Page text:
Five steps to reduce your carbon footprint

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Take the bus instead of driving your car. Don’t use plastic bags at the campus bookstore. Use re-usable coffee cups. Only take what you need from the cafeteria. Unplug appliances when you aren’t using them.

Cedar Goslin
The Broadside

Reducing the amount of harm done to the environment doesn’t have to be difficult or even time-consuming. It can be as easy as making a few lifestyle changes. Because many people don’t realize the impact their actions have on the world around them, they also don’t realize the good they can do by changing their actions. But some of the best changes start in the home, according to Stephen Lothrop, president of Central Oregon Community College’s Sustainability Club. Here are five ways you can help the environment and reduce your carbon footprint.

 

Patrick Iler | The Broadside

1. Take the bus instead of driving your car

Using public transportation reduces the amount of carbon dioxide released into the air as you go through your daily routine, not to mention it spares you trying to find a parking spot on campus. Switching to the bus is not only good for your conscience, but also good for your wallet; students can get monthly bus passes for $10 in the Boyle Education Center.

 

David Yancey | The Broadside

2. Don’t use plastic bags at the campus bookstore

Every year, the campus bookstore orders and uses 8,000 plastic bags, according to bookstore employee Justine Lucia. This is an improvement over the 10,000 bags that were ordered annually before she started raising awareness to the issue five years ago, but she said it’s still a big number that she would like to see reduced. A good alternative to taking plastic bags from the bookstore is to bring your own reusable shopping bag or book bag, or to purchase a reusable bag for 99 cents at the bookstore.

 

David Yancey | The Broadside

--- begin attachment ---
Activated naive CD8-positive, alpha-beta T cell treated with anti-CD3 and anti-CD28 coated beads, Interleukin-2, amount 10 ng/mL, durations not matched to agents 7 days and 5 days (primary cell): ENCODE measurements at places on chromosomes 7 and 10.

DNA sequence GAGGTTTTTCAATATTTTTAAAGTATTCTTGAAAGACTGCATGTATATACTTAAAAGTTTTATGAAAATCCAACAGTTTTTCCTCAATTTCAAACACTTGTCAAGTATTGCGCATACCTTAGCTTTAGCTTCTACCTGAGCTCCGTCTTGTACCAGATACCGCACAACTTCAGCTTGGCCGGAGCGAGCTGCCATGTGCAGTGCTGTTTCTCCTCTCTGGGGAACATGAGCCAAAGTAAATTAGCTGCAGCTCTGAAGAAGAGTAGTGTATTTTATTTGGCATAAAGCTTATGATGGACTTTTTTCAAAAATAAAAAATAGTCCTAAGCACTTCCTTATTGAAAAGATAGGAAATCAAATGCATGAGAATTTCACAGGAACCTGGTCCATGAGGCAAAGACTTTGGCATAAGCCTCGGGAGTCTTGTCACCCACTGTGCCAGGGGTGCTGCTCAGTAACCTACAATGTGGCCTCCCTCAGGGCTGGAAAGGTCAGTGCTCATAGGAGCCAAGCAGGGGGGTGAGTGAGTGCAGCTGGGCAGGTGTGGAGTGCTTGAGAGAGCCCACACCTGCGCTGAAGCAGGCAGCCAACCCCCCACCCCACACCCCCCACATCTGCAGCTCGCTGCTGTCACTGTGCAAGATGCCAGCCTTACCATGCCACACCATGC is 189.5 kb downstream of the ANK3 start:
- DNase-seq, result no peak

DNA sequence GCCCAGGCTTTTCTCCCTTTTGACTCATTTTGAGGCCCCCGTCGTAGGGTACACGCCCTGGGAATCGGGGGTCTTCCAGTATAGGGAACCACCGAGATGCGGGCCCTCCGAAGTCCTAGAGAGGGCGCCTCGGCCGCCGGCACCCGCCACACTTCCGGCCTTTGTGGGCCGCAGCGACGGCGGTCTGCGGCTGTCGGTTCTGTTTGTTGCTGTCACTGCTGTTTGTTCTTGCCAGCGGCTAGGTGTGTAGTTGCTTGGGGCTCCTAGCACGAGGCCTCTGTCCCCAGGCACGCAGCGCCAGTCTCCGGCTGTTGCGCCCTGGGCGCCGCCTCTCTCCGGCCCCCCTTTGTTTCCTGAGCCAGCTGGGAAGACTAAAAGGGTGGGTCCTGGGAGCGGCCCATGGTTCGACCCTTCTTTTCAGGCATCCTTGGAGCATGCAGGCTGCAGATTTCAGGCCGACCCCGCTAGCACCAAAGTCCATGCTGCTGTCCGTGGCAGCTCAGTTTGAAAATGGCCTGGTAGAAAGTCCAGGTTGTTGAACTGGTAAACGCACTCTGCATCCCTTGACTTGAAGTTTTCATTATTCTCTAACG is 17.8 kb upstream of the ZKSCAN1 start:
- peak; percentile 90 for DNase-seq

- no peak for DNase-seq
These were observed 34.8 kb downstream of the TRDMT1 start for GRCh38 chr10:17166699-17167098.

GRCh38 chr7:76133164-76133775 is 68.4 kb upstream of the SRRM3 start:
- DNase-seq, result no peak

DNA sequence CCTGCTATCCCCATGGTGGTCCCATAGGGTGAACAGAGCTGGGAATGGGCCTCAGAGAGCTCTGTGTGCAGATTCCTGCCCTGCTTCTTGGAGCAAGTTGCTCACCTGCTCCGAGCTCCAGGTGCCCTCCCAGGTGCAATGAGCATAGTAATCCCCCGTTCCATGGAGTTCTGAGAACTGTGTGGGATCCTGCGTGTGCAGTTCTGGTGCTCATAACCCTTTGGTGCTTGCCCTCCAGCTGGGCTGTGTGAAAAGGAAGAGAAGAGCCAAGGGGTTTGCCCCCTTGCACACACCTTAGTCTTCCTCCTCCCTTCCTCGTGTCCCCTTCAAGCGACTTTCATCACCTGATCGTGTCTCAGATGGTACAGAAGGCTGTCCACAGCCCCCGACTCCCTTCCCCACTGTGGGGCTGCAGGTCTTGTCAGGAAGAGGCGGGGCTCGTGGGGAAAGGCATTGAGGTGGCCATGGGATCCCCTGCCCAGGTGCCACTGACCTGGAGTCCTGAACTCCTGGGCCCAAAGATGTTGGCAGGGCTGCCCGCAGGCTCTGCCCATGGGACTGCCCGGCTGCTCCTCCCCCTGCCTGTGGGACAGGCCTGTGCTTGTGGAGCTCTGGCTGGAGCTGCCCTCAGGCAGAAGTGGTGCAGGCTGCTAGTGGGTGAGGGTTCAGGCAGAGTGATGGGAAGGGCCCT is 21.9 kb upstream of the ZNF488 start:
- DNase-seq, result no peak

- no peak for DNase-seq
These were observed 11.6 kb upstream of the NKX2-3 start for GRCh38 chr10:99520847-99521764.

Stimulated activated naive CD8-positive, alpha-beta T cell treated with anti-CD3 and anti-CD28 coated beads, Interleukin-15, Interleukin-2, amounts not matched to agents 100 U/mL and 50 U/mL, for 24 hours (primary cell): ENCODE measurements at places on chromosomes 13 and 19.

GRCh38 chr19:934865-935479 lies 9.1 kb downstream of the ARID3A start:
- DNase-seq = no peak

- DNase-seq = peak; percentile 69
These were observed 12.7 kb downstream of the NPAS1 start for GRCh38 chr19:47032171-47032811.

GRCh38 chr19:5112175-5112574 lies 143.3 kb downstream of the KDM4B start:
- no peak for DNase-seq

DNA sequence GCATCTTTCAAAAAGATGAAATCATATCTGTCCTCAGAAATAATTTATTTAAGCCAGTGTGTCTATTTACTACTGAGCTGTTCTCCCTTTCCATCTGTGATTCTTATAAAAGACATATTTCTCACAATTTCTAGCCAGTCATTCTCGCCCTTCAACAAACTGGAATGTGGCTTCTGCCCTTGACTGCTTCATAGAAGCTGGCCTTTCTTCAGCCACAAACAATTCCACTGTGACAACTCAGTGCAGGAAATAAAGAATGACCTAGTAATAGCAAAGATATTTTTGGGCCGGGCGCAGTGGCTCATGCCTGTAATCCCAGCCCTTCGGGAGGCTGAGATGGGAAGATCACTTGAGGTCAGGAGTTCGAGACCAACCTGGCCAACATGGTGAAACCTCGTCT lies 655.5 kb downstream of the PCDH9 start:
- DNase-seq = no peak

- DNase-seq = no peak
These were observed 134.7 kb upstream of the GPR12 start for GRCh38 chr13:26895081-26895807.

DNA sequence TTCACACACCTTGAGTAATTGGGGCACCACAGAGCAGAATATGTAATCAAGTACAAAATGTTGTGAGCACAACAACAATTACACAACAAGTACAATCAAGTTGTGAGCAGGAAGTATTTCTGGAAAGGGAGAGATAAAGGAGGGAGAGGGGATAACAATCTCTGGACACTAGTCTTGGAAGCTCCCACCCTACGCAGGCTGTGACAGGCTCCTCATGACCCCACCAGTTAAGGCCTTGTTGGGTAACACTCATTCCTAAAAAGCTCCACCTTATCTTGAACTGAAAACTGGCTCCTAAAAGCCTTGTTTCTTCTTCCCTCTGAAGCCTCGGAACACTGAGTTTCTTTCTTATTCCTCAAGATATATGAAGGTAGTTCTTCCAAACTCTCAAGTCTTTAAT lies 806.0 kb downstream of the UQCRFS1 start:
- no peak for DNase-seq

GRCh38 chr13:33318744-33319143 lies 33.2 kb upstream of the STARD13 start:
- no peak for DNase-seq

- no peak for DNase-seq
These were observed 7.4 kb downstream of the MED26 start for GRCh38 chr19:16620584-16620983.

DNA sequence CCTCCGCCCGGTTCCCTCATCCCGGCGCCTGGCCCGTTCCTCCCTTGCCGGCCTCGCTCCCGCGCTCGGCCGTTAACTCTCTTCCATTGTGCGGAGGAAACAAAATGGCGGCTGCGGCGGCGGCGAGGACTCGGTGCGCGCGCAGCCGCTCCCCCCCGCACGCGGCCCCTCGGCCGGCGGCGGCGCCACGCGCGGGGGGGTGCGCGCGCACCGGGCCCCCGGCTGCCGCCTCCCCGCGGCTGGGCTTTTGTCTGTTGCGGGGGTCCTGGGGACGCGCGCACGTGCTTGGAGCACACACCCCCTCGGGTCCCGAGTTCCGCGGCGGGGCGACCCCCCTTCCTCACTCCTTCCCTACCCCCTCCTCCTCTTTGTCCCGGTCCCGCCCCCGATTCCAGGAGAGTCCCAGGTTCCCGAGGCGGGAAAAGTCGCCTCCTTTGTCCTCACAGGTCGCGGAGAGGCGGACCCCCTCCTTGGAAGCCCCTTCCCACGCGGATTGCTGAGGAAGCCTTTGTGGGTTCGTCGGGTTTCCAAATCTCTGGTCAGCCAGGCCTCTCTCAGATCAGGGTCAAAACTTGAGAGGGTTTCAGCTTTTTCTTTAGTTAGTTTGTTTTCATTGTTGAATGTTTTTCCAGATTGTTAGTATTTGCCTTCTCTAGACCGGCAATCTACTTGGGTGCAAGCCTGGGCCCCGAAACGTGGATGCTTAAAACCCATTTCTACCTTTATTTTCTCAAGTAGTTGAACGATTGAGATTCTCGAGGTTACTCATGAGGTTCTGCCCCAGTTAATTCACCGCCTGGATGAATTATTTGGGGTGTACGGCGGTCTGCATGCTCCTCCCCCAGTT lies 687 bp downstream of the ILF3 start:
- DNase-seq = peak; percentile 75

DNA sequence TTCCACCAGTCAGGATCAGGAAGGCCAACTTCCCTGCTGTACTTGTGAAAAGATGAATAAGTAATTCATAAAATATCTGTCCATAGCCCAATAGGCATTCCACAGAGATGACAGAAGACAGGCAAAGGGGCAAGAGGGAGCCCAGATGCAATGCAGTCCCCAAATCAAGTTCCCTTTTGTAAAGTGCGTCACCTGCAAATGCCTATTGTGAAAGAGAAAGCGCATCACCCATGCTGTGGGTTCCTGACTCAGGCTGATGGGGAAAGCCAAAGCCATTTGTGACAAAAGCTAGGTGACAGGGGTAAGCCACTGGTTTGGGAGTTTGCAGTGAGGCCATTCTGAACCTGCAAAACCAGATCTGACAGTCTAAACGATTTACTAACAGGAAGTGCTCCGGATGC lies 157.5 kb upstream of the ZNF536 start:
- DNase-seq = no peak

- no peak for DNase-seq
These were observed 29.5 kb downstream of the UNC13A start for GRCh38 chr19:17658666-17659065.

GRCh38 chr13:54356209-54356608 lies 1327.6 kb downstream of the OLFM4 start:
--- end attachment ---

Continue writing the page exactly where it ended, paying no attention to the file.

3. Use re-usable coffee cups

When the Sustainability Club had its trash pickup day during fall term, 30 pounds of the trash collected were disposable coffee cups, according to Lothrop. Disposable coffee cups are not recyclable, and most aren’t biodegradable. Reusable coffee cups are a positive alternative because they create less pileup in the landfills and many coffee shops offer discounts if you bring them in.

 

David Yancey | The Broadside

4.Only take what you need from the cafeteria

The COCC cafeteria recycles its excess food, but waste becomes a problem when people buy meals and throw away what they’re unable to eat. The main issue is when residents of Juniper Hall use their all they can eat meals and get more food than they can eat, according to director of food services, Herb Baker. To avoid creating too much waste, Baker recommended taking smaller portions and then coming back for more if you’re still hungry.

 

David Yancey | The Broadside

5.Unplug appliances when you aren’t using them

Even when you’re not using your computer and appliances, as long as they’re plugged in they continue to drain electricity. Unplugging your appliances when you’re not using them is a good way to save electricity and money. You can also purchase a power strip, plug all of your appliances into that and turn it off when you’re not using it. The powerstrip will not continue to drain electricity when it’s turned off, according to Lothrop.

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